Camp Runoia’s 116th season get’s going!

The best day of the year so far was June 24th. Opening day of Camp Runoia’s 116th season. It was a fine Maine day and the energy that poured into camp was absolutely amazing. From airports to highways, our campers navigated to camp filled with enthusiasm, excitement and for a few a little trepidation. Cabins quickly filled up, bags were unpacked and name games started. 

Old friends shared hugs and new friends were quickly made. By supper time the volume was high, the laughs were many and everyone was excited to see what the next few days would bring.

The first full day of camp always starts with a morning of orientation to get everyone up to speed with all of the guidelines and systems. Staff shared information about activities and campers practiced safety protocols and took swim tests.  The afternoon we were quickly into activities with shack groups and every area of camp was filled with fun. Volleyball is once again super popular with large groups of all ages and abilities playing together on the court.

We started strong with covid protocols in attempts to reduce risk and disruption for the community. We are doing some masking when we are mixing indoors and have been tagged up with our shack group for the first block. Everyone is engaged and busy all day long and we are finding that it is already much quieter earlier at night especially in Junior end. Long days outdoors being active and without tech feels so good. 

It is impressive how quickly everyone had adapted to the camp routine, understands the schedule and is ready to spend their day adventuring all over camp. The bell gets us up in the morning and keeps us rolling on time all day long. From the lake to the barn there is action and learning going on everywhere. It is impossible to count the number of friendship bracelets already made and the books being read. Unstructured free time often sees the gaga pit, courts and fields full of happy campers hanging out and playing together. Counselors are keeping a close eye on things and supporting those that need a little extra to navigate their way around. 

The kitchen crew has been cooking up a storm and we are being kept very well fed. Three meals and three snacks a day keeps us energized. So far there have been great options including produce from our own camp garden. The farm class harvested kale and cooked up some kale chips to try. We have sheep at camp for the first time this year. They are providing plenty of entertainment as are the chickens. We are trying hard to reduce food waste and compost what we can.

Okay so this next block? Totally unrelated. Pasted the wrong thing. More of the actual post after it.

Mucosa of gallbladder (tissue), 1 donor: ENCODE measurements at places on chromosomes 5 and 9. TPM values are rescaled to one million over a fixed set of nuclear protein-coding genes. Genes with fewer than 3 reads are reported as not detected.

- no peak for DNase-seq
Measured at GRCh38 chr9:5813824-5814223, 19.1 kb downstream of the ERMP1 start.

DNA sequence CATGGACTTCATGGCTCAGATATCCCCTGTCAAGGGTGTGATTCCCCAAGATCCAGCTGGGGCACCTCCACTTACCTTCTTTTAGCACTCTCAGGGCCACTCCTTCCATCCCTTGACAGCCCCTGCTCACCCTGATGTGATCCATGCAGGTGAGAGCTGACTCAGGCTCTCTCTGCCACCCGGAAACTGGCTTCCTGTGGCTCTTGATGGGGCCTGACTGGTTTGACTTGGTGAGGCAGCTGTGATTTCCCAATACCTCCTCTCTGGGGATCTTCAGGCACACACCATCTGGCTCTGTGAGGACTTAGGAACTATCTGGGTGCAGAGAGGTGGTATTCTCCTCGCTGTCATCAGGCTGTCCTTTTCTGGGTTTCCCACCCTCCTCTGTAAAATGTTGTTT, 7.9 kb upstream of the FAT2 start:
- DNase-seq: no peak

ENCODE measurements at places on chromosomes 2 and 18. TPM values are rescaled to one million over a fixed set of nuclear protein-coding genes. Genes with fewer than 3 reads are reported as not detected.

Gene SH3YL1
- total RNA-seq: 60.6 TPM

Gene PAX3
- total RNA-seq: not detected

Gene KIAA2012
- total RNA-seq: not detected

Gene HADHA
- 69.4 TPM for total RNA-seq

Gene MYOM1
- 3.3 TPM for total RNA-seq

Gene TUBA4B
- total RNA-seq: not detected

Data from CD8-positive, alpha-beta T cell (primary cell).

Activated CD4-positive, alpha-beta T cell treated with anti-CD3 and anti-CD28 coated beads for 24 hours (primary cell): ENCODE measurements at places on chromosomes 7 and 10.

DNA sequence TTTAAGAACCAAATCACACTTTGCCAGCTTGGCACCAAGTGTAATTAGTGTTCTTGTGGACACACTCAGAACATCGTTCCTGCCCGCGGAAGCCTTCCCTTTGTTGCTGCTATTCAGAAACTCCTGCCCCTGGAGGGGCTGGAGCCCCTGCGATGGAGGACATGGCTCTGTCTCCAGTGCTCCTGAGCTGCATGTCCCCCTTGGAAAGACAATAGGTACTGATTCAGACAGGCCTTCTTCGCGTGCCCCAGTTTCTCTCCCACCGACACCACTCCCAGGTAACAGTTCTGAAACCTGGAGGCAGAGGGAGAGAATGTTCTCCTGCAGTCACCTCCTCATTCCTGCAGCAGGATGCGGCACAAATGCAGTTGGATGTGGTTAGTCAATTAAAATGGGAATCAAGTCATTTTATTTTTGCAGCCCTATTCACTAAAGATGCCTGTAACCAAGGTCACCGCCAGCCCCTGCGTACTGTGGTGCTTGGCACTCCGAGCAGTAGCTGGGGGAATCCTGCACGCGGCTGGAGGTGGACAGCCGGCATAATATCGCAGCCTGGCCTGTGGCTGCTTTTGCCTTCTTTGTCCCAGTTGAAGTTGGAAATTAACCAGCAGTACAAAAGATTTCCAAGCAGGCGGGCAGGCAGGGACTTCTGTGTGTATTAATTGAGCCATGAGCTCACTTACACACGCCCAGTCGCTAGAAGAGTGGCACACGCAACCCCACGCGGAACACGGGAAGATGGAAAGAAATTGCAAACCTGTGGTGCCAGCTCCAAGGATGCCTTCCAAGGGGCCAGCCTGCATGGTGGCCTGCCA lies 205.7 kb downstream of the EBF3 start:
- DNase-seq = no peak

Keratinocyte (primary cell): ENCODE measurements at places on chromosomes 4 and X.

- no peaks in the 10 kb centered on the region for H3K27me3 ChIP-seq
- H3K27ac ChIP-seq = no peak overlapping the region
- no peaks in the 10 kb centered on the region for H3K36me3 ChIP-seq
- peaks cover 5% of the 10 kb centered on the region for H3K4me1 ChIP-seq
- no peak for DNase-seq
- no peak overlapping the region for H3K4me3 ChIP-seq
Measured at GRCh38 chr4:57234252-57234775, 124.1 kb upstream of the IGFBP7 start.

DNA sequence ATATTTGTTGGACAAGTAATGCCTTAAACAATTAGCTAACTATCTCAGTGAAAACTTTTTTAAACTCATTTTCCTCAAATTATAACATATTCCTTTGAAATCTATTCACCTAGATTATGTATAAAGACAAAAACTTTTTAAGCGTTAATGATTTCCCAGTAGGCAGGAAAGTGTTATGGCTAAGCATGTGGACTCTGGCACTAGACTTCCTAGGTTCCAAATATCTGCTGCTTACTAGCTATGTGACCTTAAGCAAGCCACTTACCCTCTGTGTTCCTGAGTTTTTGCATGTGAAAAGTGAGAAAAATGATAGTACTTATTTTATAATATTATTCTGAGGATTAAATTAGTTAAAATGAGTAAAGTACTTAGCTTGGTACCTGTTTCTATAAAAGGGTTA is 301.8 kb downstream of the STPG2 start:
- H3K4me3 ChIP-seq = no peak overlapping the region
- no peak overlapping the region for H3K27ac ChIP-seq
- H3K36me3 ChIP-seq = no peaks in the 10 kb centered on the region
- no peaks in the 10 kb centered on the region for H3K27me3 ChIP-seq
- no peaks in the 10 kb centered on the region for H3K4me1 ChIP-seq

Our night time evening programs(EP’s) have been a blast, we started with an old camp favorite, ‘capture the flag’ did some sporty rotations and had our first campfire of the season last night. It was so great to all be together at the lake sharing about our ‘Cultural Diversity’, singing songs and enjoying the loons and the sunset.

 

Connections Build Community

As we gear up for our 116th consecutive camp season connections in our community are paramount – more than ever.

I recently reviewed our staff/counselor list of names and my excitement for camp grew. In just over one month, young leaders from all over the United States and from around the world will gather with us to connect, learn from each other, define core values, practice teaching skills, and most of all build a healthy community welcoming children to join in and stretch and grow through the camp experience.

One name on the list jumped out at me. Liz and I met because she thanked me for supporting her college. As a student working with Sterling College advancement, she reached out with a personalized thank you note to me. She told me about a field study trip she was taking with her class to the SW of the United States. She is from Brooklyn, NY and was excited and a little nervous for her adventure – completely normal. I looked her up and reached out to her. Someone with her courage and determination was someone I was interested in finding out more about!  Fast forward through the connection, she applied to camp and Alex Jackson, our co-director interviewed and hired her as a counselor who will help lead trips, work on our ropes course and connect with youth in an outdoor, unplugged setting.